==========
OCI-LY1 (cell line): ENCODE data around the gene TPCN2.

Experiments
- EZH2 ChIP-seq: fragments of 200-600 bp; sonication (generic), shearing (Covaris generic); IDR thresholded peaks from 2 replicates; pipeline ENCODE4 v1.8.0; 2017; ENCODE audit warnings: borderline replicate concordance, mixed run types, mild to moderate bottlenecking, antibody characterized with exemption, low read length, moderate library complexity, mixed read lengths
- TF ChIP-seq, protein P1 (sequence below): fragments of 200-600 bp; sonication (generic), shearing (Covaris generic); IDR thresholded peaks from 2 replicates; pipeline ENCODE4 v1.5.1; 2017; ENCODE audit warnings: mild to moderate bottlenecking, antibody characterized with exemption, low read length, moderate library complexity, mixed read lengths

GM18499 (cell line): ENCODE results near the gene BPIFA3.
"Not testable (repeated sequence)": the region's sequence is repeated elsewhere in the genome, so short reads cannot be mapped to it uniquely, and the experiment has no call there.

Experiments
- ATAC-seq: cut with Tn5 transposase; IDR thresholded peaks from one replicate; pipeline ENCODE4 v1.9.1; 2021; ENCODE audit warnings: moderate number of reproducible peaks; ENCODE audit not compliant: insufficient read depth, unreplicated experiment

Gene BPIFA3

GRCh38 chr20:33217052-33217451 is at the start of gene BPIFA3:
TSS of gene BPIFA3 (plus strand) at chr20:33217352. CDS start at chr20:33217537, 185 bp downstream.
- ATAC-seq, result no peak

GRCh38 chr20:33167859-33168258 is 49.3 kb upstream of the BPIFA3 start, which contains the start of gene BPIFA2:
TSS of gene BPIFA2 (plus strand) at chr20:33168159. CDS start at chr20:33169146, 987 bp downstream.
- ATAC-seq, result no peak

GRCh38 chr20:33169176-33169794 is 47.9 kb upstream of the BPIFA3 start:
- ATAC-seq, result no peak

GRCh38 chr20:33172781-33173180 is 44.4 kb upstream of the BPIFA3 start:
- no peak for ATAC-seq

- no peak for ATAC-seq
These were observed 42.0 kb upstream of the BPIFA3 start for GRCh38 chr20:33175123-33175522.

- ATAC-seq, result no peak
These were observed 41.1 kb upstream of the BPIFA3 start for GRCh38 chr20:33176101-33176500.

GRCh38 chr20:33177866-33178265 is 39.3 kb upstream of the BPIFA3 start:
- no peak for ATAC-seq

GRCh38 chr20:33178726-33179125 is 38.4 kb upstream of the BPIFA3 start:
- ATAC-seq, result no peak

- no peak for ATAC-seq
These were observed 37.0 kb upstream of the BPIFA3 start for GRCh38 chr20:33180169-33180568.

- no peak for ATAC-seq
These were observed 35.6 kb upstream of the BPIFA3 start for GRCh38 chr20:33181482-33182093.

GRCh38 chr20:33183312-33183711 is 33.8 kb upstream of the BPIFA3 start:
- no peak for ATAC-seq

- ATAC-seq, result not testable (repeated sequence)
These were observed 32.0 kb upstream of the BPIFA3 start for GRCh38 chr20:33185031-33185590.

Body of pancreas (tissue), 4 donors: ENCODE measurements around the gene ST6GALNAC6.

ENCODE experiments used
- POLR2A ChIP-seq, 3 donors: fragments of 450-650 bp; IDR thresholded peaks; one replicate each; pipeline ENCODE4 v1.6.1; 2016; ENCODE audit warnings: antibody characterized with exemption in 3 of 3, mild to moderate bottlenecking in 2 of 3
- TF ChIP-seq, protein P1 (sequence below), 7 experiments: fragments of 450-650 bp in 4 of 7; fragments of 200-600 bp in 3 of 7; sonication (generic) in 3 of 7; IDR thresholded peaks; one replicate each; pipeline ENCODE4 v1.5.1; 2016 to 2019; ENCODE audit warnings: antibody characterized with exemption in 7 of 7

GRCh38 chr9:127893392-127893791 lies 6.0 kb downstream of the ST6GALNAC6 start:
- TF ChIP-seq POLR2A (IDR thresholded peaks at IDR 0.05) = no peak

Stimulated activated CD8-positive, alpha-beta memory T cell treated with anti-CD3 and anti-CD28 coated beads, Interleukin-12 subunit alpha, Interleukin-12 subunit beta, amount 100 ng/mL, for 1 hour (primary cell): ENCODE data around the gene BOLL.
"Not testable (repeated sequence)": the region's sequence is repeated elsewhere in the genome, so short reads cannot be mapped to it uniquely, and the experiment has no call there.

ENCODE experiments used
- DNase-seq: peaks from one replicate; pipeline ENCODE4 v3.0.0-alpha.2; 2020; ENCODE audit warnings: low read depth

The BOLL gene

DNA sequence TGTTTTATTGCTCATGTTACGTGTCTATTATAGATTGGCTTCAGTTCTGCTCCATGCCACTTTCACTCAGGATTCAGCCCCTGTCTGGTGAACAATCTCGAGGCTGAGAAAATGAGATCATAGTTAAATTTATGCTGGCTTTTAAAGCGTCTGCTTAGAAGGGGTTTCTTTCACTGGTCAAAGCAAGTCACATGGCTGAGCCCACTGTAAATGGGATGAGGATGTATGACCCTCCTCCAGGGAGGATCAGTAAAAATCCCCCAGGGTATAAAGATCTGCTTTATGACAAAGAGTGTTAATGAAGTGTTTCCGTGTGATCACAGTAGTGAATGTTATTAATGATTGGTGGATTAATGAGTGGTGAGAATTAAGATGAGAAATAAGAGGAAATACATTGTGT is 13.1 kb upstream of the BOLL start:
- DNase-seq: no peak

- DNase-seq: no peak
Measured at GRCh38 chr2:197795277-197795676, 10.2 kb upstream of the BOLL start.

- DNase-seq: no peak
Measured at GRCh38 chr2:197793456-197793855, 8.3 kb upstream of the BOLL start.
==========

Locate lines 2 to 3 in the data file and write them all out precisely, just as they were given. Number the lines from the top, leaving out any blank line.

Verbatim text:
Experiments
- EZH2 ChIP-seq: fragments of 200-600 bp; sonication (generic), shearing (Covaris generic); IDR thresholded peaks from 2 replicates; pipeline ENCODE4 v1.8.0; 2017; ENCODE audit warnings: borderline replicate concordance, mixed run types, mild to moderate bottlenecking, antibody characterized with exemption, low read length, moderate library complexity, mixed read lengths